Done. Sold. I gotta go. On principle, to support this fledgling project. I’m excited! I responded to @nytimesdining on Twitter:

@nytimesdining Sandwiches, you say? Heading to new Port Authority Greenmarket at lunch on principle. (viaDiners Journal http://bit.ly/aWGG7)

photo(7)The Times’ blog doesn’t mention anything about the sandwiches other than that they were there, so I headed for the Port Authority still missing pieces to the puzzle. (The post also failed to mention that the greenmarket is in the smaller, northern terminal of the P.A., the part north of W. 41st Street. That could have been useful.)

Here’s what I discovered, on site: Katchkie Farms will indeed be selling a different veggie sandwich each week, using vegetables from their farm, Bread Alone bread and Hawthorne Valley cheese.

photo(6)photo(5)This week’s version: roasted zucchini, pickled radish slices and romaine lettuce, on a sunflower-seeded bread, both slices smeared with a creamy, spreadable quark cheese with bits of roasted onion, probably shallots. Not exactly your heartiest sandwich, but soul-satisfying in that get-out-of-the-city, country picnic sort of way. I swear you can taste the fresh air.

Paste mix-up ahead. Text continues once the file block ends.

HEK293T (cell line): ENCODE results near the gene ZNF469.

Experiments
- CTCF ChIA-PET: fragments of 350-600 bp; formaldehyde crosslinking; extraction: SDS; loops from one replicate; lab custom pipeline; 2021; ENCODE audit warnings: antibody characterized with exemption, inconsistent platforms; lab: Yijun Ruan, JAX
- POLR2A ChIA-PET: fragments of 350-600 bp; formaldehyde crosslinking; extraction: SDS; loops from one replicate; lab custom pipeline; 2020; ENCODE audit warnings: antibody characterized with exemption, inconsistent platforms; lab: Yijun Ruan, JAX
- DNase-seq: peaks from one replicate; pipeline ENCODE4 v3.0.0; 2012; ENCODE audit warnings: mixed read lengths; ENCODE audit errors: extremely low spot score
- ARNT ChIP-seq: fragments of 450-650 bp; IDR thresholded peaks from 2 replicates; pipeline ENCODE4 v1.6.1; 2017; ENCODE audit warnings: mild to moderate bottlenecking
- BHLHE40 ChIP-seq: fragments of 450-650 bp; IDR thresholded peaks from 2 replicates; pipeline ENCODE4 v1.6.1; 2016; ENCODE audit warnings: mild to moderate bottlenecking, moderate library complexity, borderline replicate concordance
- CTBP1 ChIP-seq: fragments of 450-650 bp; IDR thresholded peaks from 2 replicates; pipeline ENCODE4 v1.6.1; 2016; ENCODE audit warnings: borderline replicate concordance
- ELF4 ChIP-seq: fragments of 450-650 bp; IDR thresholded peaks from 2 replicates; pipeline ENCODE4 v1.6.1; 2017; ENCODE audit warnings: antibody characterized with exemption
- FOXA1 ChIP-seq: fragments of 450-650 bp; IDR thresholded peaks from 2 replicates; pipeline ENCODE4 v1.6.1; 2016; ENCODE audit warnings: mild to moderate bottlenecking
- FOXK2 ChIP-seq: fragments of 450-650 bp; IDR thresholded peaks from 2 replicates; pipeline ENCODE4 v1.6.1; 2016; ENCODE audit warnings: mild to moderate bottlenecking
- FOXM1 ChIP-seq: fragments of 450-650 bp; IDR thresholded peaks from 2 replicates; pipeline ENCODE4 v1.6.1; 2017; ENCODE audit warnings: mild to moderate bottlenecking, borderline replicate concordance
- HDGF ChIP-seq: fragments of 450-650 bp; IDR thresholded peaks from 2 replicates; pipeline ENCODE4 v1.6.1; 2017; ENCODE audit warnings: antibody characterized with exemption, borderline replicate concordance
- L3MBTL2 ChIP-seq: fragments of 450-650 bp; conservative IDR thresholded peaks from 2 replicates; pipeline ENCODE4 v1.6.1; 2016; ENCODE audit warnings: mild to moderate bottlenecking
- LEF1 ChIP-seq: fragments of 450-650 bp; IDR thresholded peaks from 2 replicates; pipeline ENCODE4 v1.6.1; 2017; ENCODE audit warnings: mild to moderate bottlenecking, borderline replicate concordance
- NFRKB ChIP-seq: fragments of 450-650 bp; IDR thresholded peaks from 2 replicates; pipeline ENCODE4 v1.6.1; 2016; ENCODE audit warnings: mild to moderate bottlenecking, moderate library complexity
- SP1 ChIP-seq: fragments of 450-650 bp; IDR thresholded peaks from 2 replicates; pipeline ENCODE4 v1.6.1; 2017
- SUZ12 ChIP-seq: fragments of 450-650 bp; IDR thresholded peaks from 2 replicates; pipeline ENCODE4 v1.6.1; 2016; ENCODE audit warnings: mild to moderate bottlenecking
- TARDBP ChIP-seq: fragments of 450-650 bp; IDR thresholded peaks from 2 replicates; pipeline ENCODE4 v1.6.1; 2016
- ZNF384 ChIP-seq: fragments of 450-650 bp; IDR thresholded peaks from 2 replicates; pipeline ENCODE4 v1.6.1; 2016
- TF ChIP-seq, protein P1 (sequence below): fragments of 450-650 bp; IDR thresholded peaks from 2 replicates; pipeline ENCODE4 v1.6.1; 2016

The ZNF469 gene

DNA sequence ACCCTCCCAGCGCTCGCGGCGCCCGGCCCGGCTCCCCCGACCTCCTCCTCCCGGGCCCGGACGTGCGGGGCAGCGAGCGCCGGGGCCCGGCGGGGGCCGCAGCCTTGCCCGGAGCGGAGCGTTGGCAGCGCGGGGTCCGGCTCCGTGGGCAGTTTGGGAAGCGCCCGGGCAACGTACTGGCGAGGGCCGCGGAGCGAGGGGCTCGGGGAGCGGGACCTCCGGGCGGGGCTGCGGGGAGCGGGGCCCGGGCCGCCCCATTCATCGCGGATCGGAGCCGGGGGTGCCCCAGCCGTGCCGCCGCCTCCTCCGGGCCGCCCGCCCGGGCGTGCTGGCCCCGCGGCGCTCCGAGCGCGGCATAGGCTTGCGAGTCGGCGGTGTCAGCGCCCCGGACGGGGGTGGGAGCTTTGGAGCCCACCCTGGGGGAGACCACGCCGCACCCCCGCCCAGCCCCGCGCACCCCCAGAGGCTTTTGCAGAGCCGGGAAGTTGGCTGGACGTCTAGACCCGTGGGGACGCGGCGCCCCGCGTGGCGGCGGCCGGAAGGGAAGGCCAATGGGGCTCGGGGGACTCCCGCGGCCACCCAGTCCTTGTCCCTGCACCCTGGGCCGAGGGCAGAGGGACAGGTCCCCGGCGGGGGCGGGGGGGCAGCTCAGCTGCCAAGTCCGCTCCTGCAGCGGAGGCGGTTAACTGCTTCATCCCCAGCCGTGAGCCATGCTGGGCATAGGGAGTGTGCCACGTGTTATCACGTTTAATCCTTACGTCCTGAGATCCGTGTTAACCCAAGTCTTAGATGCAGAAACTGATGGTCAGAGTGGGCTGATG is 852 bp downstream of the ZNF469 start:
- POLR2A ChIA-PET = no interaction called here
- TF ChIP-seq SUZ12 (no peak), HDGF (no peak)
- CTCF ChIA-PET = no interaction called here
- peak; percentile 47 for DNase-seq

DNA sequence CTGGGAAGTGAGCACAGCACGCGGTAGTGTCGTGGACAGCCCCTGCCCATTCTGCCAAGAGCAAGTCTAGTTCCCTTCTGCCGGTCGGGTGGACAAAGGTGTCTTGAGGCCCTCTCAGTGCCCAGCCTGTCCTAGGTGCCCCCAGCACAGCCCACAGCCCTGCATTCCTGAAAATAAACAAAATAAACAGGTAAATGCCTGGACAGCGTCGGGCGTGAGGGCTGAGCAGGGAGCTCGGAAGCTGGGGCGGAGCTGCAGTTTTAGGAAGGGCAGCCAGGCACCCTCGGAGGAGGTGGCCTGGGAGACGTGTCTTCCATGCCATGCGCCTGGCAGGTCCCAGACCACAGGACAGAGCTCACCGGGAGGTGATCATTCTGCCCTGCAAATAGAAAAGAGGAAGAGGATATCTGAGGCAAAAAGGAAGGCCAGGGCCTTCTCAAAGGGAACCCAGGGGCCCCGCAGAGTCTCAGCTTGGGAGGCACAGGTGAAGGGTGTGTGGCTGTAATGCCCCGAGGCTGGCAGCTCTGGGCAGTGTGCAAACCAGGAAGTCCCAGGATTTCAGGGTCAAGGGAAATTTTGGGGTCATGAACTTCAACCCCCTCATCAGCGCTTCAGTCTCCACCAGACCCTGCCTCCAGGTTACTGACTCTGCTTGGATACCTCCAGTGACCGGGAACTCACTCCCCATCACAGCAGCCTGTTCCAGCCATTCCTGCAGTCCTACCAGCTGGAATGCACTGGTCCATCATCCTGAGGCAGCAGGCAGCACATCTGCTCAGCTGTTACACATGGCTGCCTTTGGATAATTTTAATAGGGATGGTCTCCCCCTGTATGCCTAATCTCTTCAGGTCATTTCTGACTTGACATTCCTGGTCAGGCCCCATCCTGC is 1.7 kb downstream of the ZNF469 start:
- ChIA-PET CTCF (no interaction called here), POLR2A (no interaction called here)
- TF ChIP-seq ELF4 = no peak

photo(7)The sandwiches are $6.50 alone, or, for $8.50, pair it with a Katchkie Farm Thunder Pickle — they start off deceptively bread-and-butter-pickle sweet, but finish with a kick of heat, not for the faint of heart — and a glass of Katchkie Farm’s spearmint basil iced tea, which might just be the perfect elixer for a hot summer day, when it ever gets hot.

All in all, a welcome addition to the neighborhood.

Dinner: Wednesday, May 6, 2009

photo-71After lunch’s feast just a simple salad tonight, please. To mixed greens I added three newish food obsessions, and one old stand-by:

Half a container (4 oz.) of Wakim’s Foods garbanzo salad (Bristol, PA). It’s just garbanzo beans, spinach, olive oil, lemon juice and some other herbs, but it’s so damn good. 

The end of a jar of goat feta in olive oil from Patches of Star Dairy (Nazareth, PA) that a friend picked up at the Union Square Greenmarket. There’s a certain tang the goat’s milk gives to the feta that just kicks it up a notch.